In the paper we combine actor network theory with practice theory to study the emergence and performance of organizational values practices. Specifically, we study the development of an honor code within a large business school over a 10-year period. As with codes of conduct more generally, honor codes are designed to deter dishonesty and to promote integrity and honor (McCabe, Treviño, & Butterfield, 1999).
Traditionally, honor codes have encompassed a bundle of values practices, such as: (a) a signed pledge affirming that students have done their assignments honestly; (b) sanctions that are determined by a student judiciary panel; (c) examinations that are administered without proctors; and (d) expectations that students will report on their peers if they observe them cheating (Melendez, 1985).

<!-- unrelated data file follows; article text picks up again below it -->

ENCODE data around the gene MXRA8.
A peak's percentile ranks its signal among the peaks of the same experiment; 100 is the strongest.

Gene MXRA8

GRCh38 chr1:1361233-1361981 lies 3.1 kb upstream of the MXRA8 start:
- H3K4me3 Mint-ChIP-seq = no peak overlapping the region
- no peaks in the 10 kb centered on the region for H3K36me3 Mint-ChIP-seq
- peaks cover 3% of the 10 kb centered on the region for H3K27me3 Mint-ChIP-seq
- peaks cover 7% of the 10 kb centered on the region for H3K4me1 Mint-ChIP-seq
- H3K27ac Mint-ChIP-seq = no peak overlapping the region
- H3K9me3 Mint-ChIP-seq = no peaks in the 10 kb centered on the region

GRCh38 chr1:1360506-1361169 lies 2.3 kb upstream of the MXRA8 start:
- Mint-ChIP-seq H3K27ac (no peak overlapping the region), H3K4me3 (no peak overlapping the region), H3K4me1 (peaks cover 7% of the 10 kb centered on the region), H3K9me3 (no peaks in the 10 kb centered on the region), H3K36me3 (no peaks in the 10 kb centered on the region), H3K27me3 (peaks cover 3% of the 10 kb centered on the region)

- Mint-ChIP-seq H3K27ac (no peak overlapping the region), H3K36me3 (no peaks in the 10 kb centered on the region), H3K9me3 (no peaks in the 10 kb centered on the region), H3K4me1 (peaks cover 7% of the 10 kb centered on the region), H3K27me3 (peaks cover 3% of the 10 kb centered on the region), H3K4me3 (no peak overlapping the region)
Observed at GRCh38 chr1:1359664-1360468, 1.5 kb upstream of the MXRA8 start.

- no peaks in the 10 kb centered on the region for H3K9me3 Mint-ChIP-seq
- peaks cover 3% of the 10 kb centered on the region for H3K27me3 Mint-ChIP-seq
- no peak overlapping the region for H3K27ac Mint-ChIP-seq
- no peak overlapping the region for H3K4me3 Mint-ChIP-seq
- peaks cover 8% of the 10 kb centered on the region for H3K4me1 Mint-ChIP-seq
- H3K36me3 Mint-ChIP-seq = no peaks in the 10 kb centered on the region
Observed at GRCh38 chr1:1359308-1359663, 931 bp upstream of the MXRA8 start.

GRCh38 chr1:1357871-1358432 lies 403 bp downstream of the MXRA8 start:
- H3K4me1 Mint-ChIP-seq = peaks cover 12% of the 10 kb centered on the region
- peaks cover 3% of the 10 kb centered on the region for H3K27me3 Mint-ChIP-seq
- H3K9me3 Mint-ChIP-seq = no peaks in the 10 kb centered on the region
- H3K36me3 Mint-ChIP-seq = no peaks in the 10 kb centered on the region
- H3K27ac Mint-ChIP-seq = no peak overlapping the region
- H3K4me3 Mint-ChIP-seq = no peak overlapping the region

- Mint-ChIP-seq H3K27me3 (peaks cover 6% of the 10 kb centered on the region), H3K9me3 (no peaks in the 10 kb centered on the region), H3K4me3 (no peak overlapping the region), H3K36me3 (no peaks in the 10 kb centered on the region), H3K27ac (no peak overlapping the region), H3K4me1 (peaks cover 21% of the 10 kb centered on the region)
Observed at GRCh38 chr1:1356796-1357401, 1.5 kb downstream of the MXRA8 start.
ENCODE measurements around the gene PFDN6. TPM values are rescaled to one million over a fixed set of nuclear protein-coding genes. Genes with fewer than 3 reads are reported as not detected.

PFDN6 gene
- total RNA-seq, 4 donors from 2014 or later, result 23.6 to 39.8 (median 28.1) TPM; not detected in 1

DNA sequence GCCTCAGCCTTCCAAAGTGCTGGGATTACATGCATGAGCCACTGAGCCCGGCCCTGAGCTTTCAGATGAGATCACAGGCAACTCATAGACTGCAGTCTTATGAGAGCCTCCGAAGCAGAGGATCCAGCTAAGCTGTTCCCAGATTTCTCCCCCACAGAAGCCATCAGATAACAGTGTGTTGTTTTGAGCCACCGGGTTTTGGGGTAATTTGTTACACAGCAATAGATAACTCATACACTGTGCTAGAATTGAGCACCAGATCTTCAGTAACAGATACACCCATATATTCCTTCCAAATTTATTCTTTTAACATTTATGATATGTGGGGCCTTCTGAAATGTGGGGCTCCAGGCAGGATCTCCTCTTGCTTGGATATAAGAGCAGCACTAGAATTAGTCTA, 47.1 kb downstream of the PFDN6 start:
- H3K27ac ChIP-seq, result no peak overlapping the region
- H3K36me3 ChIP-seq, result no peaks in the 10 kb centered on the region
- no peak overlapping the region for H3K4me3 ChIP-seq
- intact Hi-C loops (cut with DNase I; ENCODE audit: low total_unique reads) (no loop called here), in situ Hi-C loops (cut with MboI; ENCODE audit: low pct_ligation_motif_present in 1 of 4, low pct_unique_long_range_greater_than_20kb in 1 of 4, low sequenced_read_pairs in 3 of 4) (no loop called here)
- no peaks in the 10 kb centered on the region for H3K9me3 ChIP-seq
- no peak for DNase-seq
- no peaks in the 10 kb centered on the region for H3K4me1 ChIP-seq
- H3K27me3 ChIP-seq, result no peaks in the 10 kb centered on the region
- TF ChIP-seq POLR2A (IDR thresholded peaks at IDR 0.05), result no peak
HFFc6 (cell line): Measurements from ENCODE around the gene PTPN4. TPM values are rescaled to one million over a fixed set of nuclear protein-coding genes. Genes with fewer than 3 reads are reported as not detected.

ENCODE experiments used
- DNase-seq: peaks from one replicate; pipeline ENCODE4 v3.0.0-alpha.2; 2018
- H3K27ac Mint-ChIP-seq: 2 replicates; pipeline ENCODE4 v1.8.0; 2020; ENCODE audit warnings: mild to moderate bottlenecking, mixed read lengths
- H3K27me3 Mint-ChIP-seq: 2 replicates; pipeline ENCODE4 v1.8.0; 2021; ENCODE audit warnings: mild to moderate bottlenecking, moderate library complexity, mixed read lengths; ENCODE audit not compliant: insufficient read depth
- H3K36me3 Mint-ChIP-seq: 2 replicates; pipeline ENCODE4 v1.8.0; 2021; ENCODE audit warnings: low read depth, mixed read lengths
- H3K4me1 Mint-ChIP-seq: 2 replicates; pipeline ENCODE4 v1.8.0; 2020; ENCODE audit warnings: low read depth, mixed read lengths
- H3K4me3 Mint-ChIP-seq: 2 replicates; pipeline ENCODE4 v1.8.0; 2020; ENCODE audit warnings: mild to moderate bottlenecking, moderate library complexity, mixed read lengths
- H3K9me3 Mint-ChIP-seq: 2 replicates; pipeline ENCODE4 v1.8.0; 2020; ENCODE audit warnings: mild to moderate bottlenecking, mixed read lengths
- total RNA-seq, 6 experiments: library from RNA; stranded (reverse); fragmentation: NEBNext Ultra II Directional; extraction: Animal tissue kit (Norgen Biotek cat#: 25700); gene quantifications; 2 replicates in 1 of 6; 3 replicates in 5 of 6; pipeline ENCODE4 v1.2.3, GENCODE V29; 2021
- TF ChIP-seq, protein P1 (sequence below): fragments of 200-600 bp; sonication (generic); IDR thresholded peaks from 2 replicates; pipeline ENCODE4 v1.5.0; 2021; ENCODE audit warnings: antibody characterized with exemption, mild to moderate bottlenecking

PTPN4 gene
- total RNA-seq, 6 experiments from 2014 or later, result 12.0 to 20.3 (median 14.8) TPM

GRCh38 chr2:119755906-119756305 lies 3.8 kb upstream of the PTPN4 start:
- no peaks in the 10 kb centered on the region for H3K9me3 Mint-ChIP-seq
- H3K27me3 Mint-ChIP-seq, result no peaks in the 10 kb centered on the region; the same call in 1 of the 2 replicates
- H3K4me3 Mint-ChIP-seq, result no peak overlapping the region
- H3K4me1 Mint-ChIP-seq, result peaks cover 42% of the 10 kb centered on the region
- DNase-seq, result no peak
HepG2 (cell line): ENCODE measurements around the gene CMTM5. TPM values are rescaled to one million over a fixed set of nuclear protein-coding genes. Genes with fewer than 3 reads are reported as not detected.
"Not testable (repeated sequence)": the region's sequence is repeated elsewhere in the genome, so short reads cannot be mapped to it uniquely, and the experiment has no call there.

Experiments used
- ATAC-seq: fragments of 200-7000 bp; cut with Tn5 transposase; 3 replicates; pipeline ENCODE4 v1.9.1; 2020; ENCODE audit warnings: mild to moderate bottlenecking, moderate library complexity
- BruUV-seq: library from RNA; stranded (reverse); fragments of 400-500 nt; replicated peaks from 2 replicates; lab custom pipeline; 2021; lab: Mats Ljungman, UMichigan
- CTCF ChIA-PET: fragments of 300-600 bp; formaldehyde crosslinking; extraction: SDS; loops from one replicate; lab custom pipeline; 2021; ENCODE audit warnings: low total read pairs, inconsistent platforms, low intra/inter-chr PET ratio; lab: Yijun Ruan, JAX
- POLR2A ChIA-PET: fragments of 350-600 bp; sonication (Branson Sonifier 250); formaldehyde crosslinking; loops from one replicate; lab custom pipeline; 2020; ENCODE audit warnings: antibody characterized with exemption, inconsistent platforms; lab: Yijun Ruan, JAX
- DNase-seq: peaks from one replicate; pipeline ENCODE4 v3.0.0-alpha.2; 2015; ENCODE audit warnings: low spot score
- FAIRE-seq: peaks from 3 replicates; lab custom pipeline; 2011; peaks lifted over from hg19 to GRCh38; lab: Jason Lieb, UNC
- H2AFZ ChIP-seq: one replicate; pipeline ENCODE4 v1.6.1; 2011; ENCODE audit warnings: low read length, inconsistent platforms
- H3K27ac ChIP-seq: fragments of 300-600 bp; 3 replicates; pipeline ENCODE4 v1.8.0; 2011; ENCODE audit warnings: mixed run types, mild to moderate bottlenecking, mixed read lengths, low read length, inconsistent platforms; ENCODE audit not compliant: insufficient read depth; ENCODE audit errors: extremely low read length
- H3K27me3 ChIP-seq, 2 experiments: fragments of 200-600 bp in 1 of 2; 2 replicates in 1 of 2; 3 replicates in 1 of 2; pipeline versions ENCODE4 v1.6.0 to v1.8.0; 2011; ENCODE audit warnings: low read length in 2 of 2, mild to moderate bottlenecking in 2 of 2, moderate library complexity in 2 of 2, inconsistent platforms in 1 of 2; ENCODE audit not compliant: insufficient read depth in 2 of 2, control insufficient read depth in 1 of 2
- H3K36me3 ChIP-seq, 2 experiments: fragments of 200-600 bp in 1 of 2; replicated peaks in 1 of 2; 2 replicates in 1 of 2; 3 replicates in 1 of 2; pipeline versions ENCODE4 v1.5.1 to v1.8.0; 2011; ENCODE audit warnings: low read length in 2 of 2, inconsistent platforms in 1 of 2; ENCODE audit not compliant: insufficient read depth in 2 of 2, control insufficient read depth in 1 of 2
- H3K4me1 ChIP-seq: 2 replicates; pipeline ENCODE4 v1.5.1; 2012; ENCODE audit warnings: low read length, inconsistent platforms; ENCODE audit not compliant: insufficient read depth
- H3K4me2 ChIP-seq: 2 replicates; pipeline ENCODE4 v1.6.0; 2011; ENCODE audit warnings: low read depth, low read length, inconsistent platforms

This week I received an email from SSRN informing me that “The Global Reporting Initiative: 1997-2009” was a top ten download in the Management Research Network, within the International Global Business Issues subtopic.
I have been selected as a recipient of the 2011 Above and Beyond the Call of Duty (ABCD) Reviewing Award from the Organization and Management Theory Division of the Academy of Management. The award is given annually to reviewers “deemed worthy of special recognition for the helpfulness, civility, extensiveness and insight of their reviews.”